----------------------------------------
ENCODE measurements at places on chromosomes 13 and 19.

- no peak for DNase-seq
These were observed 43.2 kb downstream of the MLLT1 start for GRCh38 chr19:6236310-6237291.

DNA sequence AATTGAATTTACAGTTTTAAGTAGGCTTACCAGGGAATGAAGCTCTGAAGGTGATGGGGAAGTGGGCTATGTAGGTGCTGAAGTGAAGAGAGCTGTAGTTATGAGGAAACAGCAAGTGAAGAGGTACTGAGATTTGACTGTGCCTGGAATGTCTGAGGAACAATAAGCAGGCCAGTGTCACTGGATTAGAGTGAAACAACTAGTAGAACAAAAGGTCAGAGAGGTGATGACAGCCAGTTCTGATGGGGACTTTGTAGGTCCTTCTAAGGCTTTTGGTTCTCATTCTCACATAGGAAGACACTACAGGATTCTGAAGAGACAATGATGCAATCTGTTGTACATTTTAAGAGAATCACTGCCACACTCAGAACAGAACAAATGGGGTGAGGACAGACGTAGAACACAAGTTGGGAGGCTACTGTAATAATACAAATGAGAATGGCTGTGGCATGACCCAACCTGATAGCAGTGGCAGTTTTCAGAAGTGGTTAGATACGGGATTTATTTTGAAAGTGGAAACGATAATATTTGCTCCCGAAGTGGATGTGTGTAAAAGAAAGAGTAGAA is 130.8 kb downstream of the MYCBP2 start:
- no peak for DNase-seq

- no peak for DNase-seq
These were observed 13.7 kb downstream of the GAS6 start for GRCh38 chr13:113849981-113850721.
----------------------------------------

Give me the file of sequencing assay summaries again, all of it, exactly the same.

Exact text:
ENCODE measurements at places on chromosomes 13 and 19.

- no peak for DNase-seq
These were observed 43.2 kb downstream of the MLLT1 start for GRCh38 chr19:6236310-6237291.

DNA sequence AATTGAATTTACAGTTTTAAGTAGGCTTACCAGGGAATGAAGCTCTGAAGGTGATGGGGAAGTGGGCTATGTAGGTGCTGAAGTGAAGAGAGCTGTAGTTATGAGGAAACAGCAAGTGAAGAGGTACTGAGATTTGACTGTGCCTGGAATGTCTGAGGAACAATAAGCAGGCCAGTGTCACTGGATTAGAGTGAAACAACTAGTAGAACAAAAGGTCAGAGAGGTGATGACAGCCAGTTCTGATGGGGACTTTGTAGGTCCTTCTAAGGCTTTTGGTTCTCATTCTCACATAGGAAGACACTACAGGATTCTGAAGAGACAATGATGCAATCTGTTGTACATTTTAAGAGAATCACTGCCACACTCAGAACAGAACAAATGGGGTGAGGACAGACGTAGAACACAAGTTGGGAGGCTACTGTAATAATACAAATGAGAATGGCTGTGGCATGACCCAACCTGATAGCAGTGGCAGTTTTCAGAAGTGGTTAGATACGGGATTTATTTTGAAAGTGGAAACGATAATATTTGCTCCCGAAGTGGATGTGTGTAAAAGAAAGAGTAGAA is 130.8 kb downstream of the MYCBP2 start:
- no peak for DNase-seq

- no peak for DNase-seq
These were observed 13.7 kb downstream of the GAS6 start for GRCh38 chr13:113849981-113850721.